Justia Labor & Employment Law Opinion Summaries

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The case involves two American Airlines pilots, James P. Scanlan and Carla Riner, who sued their employer for failing to pay them and provide certain benefits while they were on short-term military leave. They claimed that the airline violated the Uniformed Services Employment and Reemployment Rights Act of 1994 (USERRA), which provides employees on military leave the right to receive the same employment benefits as other similarly situated employees. They also claimed that the airline breached their profit-sharing plan by failing to account for imputed earnings during periods of military leave.The District Court granted summary judgment for the airline on all claims. It held that the pilots could not prevail on their USERRA claims because short-term military leave is not comparable to jury-duty or bereavement leave when comparing duration, frequency, control, and purpose. It also concluded that, under Texas law, the profit-sharing plan unambiguously excludes imputed income from periods of military leave.The United States Court of Appeals for the Third Circuit affirmed the judgment for the airline on the breach of contract claim. However, it reversed the judgment for the airline on the USERRA claims, stating that a reasonable jury could find that short-term military leave is comparable to jury-duty leave or bereavement leave based on the three factors mentioned in the implementing regulation, and any other factors it may consider. The case was remanded for further proceedings on the USERRA claims. View "Scanlan v. American Airlines Group Inc." on Justia Law

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The Trustees of the New York State Nurses Association Pension Plan (the Trustees) and White Oak Global Advisors, LLC (White Oak) entered into an investment management agreement, which included an arbitration clause. The Trustees later brought several fiduciary duty claims against White Oak under the Employee Retirement Income Security Act (ERISA), which were resolved through arbitration. The arbitrator issued an award in favor of the Trustees, which the Trustees sought to confirm in the United States District Court for the Southern District of New York.White Oak appealed the confirmation, arguing that the district court lacked jurisdiction and that the court erroneously interpreted the award. The United States Court of Appeals for the Second Circuit affirmed the district court's jurisdiction, finding that the Trustees' petition to confirm the award was cognizable under ERISA § 502(a)(3). The court also affirmed the district court's interpretation of the award regarding the disgorgement of pre-award interest and the "Day One" fees. However, the court vacated and remanded the district court's confirmation of the disgorgement of White Oak's "profits," finding the award too ambiguous to enforce. The court also vacated and remanded the district court's order for White Oak to pay the Trustees' attorneys' fees and costs, finding the district court's findings insufficiently specific. View "Trustees of the NYSNAPP v. White Oak Glob. Adv." on Justia Law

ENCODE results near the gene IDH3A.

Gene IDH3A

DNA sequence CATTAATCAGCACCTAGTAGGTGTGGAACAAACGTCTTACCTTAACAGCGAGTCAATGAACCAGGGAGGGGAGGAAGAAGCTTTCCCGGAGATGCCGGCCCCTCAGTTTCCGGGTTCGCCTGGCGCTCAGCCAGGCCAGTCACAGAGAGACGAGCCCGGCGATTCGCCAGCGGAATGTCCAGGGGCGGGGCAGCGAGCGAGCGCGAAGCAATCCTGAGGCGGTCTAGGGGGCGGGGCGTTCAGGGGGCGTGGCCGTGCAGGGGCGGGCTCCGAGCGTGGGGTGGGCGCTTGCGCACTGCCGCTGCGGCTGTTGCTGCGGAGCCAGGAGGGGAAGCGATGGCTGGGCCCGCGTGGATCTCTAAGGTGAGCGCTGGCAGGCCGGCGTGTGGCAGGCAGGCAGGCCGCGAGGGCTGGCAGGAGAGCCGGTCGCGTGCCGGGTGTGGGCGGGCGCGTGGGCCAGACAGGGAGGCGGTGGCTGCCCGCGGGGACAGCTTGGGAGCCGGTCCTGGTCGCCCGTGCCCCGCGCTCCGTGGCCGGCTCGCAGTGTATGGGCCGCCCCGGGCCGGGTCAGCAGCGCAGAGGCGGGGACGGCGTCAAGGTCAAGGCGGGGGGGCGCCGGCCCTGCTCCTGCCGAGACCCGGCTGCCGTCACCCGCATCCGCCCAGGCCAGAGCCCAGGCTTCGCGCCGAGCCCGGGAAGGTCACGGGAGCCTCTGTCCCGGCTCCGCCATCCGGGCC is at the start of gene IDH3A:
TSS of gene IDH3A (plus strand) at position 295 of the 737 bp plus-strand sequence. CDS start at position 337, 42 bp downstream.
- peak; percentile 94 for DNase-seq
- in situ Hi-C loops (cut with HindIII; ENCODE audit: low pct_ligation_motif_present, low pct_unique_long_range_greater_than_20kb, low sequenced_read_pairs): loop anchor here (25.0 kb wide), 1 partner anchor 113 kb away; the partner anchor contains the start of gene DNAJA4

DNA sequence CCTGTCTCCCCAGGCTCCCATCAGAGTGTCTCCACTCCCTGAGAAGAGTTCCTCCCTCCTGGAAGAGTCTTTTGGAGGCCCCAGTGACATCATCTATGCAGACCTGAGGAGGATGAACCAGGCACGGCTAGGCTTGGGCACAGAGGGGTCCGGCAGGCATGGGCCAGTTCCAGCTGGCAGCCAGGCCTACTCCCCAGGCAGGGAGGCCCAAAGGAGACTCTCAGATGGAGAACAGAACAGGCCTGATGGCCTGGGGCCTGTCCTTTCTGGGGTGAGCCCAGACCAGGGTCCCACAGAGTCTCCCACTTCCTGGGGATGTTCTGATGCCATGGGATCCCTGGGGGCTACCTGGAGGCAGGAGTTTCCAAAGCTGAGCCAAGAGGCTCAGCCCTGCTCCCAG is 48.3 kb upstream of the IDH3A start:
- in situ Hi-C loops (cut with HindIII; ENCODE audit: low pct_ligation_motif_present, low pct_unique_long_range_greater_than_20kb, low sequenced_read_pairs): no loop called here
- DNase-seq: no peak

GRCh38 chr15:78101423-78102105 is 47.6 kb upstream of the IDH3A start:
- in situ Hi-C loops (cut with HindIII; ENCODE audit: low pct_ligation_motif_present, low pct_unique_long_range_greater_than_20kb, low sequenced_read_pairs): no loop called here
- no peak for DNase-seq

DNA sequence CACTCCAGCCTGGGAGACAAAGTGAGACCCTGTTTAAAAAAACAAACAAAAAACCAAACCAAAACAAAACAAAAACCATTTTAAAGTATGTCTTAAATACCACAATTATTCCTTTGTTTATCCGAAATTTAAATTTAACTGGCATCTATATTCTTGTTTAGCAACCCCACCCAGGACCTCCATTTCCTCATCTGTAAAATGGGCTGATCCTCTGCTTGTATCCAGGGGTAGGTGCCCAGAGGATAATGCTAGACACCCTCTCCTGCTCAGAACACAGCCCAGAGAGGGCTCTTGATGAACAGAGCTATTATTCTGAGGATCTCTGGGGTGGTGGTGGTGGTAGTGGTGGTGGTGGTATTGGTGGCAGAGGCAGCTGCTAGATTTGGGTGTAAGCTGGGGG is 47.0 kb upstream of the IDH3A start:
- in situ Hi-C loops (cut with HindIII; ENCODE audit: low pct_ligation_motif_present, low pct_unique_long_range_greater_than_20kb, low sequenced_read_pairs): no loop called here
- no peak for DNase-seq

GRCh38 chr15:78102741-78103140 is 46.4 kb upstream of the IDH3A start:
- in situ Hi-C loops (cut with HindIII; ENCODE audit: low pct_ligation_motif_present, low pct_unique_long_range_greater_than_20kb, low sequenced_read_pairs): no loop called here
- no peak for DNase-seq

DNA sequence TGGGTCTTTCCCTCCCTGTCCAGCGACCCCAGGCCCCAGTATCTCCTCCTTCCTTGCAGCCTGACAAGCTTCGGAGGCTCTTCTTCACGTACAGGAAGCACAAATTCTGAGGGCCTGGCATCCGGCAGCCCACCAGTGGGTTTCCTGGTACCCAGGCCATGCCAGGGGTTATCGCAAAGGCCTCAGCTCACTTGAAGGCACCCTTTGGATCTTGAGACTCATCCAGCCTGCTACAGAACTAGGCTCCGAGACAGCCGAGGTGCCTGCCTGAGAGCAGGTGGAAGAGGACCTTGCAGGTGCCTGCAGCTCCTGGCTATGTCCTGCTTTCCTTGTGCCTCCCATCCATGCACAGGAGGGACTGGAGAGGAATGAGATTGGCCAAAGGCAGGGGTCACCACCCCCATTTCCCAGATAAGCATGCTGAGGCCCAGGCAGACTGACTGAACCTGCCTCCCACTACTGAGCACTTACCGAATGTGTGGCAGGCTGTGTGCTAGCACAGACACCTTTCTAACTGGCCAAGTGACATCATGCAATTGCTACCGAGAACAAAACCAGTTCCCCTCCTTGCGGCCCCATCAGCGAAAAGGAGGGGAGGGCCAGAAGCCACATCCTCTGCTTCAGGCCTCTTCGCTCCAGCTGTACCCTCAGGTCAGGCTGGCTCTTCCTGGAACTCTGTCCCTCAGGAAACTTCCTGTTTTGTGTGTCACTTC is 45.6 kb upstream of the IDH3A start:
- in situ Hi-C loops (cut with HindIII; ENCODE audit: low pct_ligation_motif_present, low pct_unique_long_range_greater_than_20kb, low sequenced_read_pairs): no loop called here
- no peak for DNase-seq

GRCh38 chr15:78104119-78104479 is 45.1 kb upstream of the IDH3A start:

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The case revolves around an incident that occurred on June 30, 2017, when Henry Bello, a former employee of Bronx-Lebanon Hospital (BLH), entered the hospital armed with a rifle and opened fire, killing one doctor and wounding five members of the medical staff, including Justin Timperio, a first-year resident. Bello and Timperio were strangers prior to the shooting; they never worked at BLH at the same time and had no other prior contact. Following the incident, BLH notified the Workers' Compensation Board (WCB) of Timperio's injuries. Timperio also filed a negligence action in federal court against BLH and the store that sold Bello the rifle.The Workers' Compensation Law Judge (WCLJ) determined that Timperio's injuries were compensable under the Workers' Compensation Law (WCL). Timperio appealed to the WCB, which affirmed the decision. However, the Appellate Division reversed the decision, holding that the lack of record evidence establishing any employment-related animus was sufficient to rebut the presumption in WCL § 21 (1) and concluded that the claim was therefore not compensable.The New York Court of Appeals reversed the decision of the Appellate Division. The court clarified the operation of the rebuttable presumption set forth in Workers' Compensation Law § 21 (1), which provides that when an injury arises in the course of a worker's employment, it is presumed to arise out of that worker's employment and therefore is compensable, absent substantial evidence to the contrary. The court held that in cases involving assaults that occur at work, a lack of evidence as to the motivation for the assault does not rebut that presumption. The court concluded that the presumption applied and was unrebutted in this case, and the Appellate Division's contrary conclusion was error. Therefore, the order of the Appellate Division was reversed, and the decision of the Workers' Compensation Board was reinstated. View "In re Timperio v Bronx-Lebanon Hospital" on Justia Law